Rationalism vs Atheism, Feminism & Other Religions

Perhaps my scientific training led to scepticism and the search for facts or maybe I was just made this way.

A colleague in my first job pointed out that maths is symbols and rules but any relationship between maths and reality is unproven, though backed by a lot of circumstantial evidence.

After an upbringing in a ‘Church of England’ style, relatively disinterested Christianity but little or no church attendance, I failed to find any evidence for the existence of a loving God. All the love and hate I witnessed was more sensibly attributed to humans and ‘acts of God’ to climate or accident.

I know that religion can make people feel more hopeful at the worst of times so I wanted to distance myself from increasingly militant atheism. I started describing my lack of religious belief as “agnostic atheism”. I’m not absolutely sure there is no God but I see no evidence that there is. My relationship to God is exactly the same as the one I have with creatures  who live underground on the Moon. I’ve heard stories but without further evidence, I’m going to assume they’re not there. The Bible is not better evidence than ‘The Clangers’, if we ignore any knowledge of who created the artifacts and what their motivation was. Describing myself by something I don’t think became increasingly ridiculous to me. When I started going to ‘Skeptics in the Pub’ events, I began to self-identify primarily as a rationalist.

Last week, I was catching up on the latest series of The Infinite Monkey Cage. Prof. Brian Cox said that in science there are no facts, only theories that haven’t been disproven yet. Religion and science have a common aim, to explain how and why things work. The difference is that once a religion has decided something, it becomes a sin to challenge it. Dogma gets treated as fact.

Science has theories and it constantly challenges them until no-one can think of any better ideas (for now) and everyone pretends they’re facts, because we like certainty but we are still kidding ourselves. I’m imagining religious fundamentalists, pointing at this, screaming “See! See! They know NOTHING!”.  The only people who can believe they KNOW facts with any degree of certainty are the religious. And they are not going to be swayed from their Knowledge by something as trivial as contradictory evidence. Their faith teaches them that believing, without a scrap of evidence, is the greatest virtue, that doubt is a sin to be prayed through. You can imagine the ambitious early churchman who made that rule up.

I know religious scientists. They separate their science from their beliefs and compartmentalise them, in different sections of their brain. Logic is not permitted in the religious baggage area. Many atheists try arguing with religious people, at a cost of great personal stress. You may as well try building a suspension bridge using magic. However, if you are arguing from a position of absolute certainty that there is no God then you are not being rational either, because science isn’t certain about anything. That is its greatest strength. ‘It’ learns continuously in a way that religious institutions are reluctant to and that is why religion is disappearing fastest amongst educated people. The places that God might be hiding are slowly disappearing. The odds suggest overwhelmingly that we should grow up, take responsibility for our own actions and fix any problems ourselves. Don’t pray, think.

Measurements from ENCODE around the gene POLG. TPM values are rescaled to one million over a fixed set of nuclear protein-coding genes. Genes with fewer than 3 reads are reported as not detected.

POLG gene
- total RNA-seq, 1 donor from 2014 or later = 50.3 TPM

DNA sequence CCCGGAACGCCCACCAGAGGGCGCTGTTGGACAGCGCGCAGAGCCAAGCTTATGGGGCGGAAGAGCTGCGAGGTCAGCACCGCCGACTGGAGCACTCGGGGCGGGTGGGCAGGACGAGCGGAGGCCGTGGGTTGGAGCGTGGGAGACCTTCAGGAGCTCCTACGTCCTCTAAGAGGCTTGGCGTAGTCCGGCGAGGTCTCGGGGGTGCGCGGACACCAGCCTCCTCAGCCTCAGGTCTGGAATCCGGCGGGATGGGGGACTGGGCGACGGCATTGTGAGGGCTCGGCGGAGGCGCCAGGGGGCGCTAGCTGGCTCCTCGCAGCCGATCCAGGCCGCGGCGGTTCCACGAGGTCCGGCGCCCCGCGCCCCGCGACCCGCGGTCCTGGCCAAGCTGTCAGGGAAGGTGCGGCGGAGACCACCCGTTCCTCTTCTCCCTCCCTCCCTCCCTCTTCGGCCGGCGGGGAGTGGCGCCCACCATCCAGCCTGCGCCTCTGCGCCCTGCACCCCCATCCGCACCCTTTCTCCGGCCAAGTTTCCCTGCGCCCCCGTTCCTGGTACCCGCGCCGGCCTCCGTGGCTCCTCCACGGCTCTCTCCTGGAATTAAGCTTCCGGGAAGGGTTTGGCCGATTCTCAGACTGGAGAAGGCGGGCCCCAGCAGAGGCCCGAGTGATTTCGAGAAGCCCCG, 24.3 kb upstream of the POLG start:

And then I talk to feminists. I believe that all people should be offered the same opportunities; that as far as is possible we should strive to enable equality. But people are not equal. I have observed this, scientifically. Yet, if I had to decide who to throw out of an airship, I’m confident it would mostly be men, even without the archaic concept of male chivalry. Not all men are the same and not all women are the same. I get that too. And even when we do conform to gender stereotypes, we don’t know whether that was caused by nature or nurture so we just pick a side, based on faith. Faith must never be questioned. If someone produces evidence that conflicts with your belief, it is your duty to shout at it and attempt to undermine the messenger.

Some aspects of this ill-defined thing we call “Feminism” seems to have become a religion to some people. It’s strictest adherents are capable of holding totally conflicting beliefs in their minds without them ever meeting. And like other religions, it is impossible to question some of the more outlandish beliefs without triggering reflex protection mechanisms. “It says in the Bible…”, “Well you would say that, you reap the benefits of the patriarchy”. Or maybe I’ve thought about what you said and found it lacking and the fact I am a man is irrelevant.

“Not all feminists!”, I hear you cry. But some of them, and they are doing harm to a logical cause that I care about. Men don’t run around clubbing wild boars any more, leaving our little women safe in the cave. Our culture needs women working and men doing childcare as though they were equal. We need to grow up and discuss equal opportunities, like adults.


2 thoughts on “Rationalism vs Atheism, Feminism & Other Religions

    1. We must always expect the autodoxy to protect the current belief system but in science the truth should ultimateley prevail. Arguably, theoretical physics has been a religion for the last few decades. The Higgs-Boson was one of its rare contacts with reality. Who knew, maybe maths IS real?

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